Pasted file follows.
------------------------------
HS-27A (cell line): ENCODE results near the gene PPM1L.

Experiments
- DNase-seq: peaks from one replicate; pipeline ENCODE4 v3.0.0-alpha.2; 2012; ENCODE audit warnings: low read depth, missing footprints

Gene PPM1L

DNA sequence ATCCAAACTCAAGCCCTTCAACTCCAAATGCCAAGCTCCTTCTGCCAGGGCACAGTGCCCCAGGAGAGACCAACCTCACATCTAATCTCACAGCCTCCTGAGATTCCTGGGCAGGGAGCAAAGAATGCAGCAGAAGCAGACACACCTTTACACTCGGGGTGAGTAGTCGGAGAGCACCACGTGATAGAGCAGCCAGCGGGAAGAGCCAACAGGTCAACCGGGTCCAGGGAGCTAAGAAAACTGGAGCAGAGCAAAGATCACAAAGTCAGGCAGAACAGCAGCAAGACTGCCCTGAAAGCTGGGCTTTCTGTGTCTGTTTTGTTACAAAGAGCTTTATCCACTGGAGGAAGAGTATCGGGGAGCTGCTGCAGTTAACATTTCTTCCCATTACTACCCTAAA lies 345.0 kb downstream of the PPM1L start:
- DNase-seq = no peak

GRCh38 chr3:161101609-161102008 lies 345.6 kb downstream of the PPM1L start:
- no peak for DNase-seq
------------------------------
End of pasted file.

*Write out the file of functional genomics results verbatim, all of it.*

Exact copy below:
HS-27A (cell line): ENCODE results near the gene PPM1L.

Experiments
- DNase-seq: peaks from one replicate; pipeline ENCODE4 v3.0.0-alpha.2; 2012; ENCODE audit warnings: low read depth, missing footprints

Gene PPM1L

DNA sequence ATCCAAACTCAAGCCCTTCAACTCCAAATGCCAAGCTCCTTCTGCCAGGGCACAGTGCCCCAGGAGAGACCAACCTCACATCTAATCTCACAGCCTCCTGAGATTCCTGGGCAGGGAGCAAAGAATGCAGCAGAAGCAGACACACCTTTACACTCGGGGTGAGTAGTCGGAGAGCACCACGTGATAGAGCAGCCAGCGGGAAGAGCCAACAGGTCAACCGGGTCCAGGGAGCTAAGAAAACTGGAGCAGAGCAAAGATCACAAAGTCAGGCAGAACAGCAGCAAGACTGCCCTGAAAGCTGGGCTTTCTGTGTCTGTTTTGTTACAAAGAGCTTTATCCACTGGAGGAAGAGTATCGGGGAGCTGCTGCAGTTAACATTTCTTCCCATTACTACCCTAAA lies 345.0 kb downstream of the PPM1L start:
- DNase-seq = no peak

GRCh38 chr3:161101609-161102008 lies 345.6 kb downstream of the PPM1L start:
- no peak for DNase-seq